“I asked my mate if he could tee us up and he goes, ‘Ellksy brah, you know where Eddie lives, he lives over there at Backyards. You go round there and ask him yourself.’ And I went, ‘Yeah, of course! And I went round and asked him,’” he recalls.
After entering the yard and squeezing between two giant attack dogs on chains, he knocked on the door. Eddie answered, shirtless. “He’s like, what do you want?” “I said, ‘Hi Eddie, my name’s Matt Ellks, I’m from Bondi. I’ve been surfing here for years and I’m pretty tight with a few local crew around here. I wanna buy some of your stuff to sell in my store back in Bondi.’ And he said, come in,” recalls Ellksy.
Soon Ellksy was part of the inner-sanctum. He was taken to Da Hui’s headquarters in Honolulu and introduced to the rest of the family, including Clyde Aikau and Bryan Amona. There the idea was floated that Ellksy would take over the company’s reigns in Australasia. The gig had initially been slated for Bruce Raymond, another Scum Valley boy, who’d helped start Quiksilver. When Eddie told the family of the change of plans, Clyde piped up.
“He goes, ‘Eddie, weren’t we gonna give it to Bruce?’ And Eddie goes, ‘Look around. I don’t see Bruce Raymond here. Ellksy is here. Let’s give it to him.’ And that was that,” he recalls.
Back in Australia Ellksy had begun dabbling in heroin, a time-honoured thorn in Bondi’s side. Such is the suburb’s proximity to Kings Cross - the harbour-side red light district where heroin first washed up on our shores the surf community never stood a chance.
“I was never a junkie. I’d use it occasionally and get high for a few days then I’d surf for a couple of weeks and it’d be fine,” he says.
“But you’d be out at the pub or whatever and you’d have your mates who’d be into that kind of stuff and you’d bump into em they’d be like, ‘Ay,’” he says, winking at me, “How about it? We go back to mine and have a little hit.”
Ellksy’s face breaks into a sneaky boyhood grin, “And we’d go and I’d be high for a couple of days.”
He managed to keep a handle on his habit for a period but admits “it was kind of torture.”
“Because I’d be off it and I’d be fine and then I’d see these guys, have a hit, and then I’d have to go cold turkey again. It ruined a lot of lives, it killed a couple of mates,” he says.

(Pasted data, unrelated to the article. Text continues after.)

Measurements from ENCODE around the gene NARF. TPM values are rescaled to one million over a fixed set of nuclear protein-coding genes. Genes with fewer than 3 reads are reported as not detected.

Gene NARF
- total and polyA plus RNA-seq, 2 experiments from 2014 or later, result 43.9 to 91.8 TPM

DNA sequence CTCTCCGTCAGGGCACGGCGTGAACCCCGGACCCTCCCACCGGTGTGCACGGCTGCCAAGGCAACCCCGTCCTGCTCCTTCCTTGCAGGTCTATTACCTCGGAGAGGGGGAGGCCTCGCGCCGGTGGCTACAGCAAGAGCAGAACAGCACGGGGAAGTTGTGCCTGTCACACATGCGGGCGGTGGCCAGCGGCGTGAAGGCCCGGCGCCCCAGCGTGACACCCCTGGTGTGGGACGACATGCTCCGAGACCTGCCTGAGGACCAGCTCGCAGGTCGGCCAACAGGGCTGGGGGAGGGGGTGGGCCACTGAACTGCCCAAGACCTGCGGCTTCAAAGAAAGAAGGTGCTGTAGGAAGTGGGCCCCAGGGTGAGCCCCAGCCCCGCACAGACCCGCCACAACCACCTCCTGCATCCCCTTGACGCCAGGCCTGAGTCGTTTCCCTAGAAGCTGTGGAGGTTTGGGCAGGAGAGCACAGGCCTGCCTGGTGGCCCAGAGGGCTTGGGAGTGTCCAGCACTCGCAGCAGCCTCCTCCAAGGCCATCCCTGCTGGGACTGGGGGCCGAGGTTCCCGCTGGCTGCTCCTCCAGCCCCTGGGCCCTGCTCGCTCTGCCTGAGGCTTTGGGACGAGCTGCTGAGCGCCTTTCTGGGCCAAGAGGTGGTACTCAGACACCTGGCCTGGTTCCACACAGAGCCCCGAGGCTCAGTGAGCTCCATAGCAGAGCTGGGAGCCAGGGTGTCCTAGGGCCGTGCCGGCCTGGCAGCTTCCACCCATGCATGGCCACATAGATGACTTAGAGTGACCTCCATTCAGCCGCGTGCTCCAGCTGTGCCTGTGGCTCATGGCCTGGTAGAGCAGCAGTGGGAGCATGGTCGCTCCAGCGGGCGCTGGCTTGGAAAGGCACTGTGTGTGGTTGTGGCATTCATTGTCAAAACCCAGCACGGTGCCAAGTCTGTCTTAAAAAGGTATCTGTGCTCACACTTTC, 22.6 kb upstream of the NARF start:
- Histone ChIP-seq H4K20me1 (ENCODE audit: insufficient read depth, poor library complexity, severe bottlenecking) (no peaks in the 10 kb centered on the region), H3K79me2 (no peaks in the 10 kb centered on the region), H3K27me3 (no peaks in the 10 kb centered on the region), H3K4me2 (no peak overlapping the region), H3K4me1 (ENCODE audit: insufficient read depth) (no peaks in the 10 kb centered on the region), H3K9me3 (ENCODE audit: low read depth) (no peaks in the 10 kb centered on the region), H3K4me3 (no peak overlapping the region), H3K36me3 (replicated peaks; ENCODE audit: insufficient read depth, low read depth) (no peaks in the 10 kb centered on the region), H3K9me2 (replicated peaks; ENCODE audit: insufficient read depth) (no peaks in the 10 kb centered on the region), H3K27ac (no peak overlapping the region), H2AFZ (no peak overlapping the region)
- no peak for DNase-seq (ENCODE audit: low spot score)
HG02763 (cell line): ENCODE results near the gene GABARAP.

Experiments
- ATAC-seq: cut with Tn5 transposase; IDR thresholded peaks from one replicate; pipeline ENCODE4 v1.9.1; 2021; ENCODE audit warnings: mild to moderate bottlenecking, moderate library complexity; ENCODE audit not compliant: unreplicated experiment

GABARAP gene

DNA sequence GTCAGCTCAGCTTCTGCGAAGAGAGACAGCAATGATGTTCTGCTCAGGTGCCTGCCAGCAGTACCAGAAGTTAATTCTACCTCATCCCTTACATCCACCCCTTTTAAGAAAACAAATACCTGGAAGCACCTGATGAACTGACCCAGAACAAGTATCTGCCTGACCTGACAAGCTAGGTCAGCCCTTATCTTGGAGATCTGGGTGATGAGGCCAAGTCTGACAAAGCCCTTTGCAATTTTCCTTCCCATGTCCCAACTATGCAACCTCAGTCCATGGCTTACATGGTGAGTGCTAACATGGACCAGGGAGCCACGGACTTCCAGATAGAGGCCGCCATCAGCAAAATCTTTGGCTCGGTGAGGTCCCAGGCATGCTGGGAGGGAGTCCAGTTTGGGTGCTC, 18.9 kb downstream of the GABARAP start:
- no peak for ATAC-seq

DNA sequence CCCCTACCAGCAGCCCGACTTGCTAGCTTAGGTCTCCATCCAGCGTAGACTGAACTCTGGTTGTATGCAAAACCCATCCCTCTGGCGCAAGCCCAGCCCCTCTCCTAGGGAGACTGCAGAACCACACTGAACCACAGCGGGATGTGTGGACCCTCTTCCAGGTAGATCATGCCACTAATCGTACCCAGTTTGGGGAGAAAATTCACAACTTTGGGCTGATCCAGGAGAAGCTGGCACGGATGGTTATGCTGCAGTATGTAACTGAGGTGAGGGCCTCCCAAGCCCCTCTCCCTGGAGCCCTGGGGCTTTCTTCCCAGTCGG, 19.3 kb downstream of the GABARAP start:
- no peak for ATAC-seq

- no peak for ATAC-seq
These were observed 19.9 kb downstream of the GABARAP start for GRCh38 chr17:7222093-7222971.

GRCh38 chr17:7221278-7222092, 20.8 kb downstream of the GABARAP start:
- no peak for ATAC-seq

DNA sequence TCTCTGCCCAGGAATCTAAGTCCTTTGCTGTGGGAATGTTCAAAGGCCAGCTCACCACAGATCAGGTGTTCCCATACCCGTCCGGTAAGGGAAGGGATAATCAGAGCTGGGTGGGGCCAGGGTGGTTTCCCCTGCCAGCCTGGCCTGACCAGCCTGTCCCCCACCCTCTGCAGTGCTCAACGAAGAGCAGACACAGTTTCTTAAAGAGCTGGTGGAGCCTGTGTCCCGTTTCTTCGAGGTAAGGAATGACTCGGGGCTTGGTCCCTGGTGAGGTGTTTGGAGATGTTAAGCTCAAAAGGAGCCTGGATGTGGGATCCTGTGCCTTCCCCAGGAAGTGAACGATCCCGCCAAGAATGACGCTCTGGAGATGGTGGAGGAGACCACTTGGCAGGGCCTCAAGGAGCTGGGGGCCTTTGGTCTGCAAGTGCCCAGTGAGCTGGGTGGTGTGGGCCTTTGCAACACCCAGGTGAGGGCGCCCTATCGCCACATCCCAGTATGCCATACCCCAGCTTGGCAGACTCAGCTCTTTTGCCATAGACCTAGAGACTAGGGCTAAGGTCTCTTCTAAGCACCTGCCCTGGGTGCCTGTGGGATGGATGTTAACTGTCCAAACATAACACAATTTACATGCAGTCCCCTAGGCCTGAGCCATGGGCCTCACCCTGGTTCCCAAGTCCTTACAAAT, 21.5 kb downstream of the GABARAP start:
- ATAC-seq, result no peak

The timing couldn’t have been worse with his newfound Da Hui responsibilities. So he enlisted the help of couple more Bondi guys. They were pretty deep in the drug running game at the time, as many surfers of the period were, meaning they had money to burn. By his own admission Ellksy had started dating a girl who was a heroin addict and ‘lady of the night’, which in turn lead one of his partners to go to Rothman behind his back and seed the story that he was fucked up and not fit to run his business in Australia.
“I was good mates with Eddie but he didn’t grow up with me. Eddie calls me and he goes, ‘Look, why don’t you give these guys control for a year and see how they go? After that you can have it back. You’ll still be involved.’ And I go, yep, sweet, and that was that,” he says.
Except the other two were hard into drugs as well. The operation moved to Maclean, near Yamba, where Ellksy, the two partners and a female accountant lived together as they tried to find a way out of the mess. But the house became a full-blown drug den and after Ellksy convinced himself the three of them were going to off him and steal the business, he got out, moved to Byron, got on the dole, and teamed up with his old mate and former 1991 ASP rookie of the year Jeremy Byles for a bit of tube therapy. “We spent the year getting barrelled back when, you know, it was still ‘Byron.’ It was groovy an that,” he says, pulling a face, “but it was still a farming town, it was still chill compared to what it is now.”
When Buttons flew over Ellksy picked up him up at the airport and they spent weeks zipping up and down the east coast. Eventually, he caught wind that the Da Hui license was in even worse shape than when he’d left it. The two characters had scampered leaving only the accountant and her mother, who loaned the business 50k.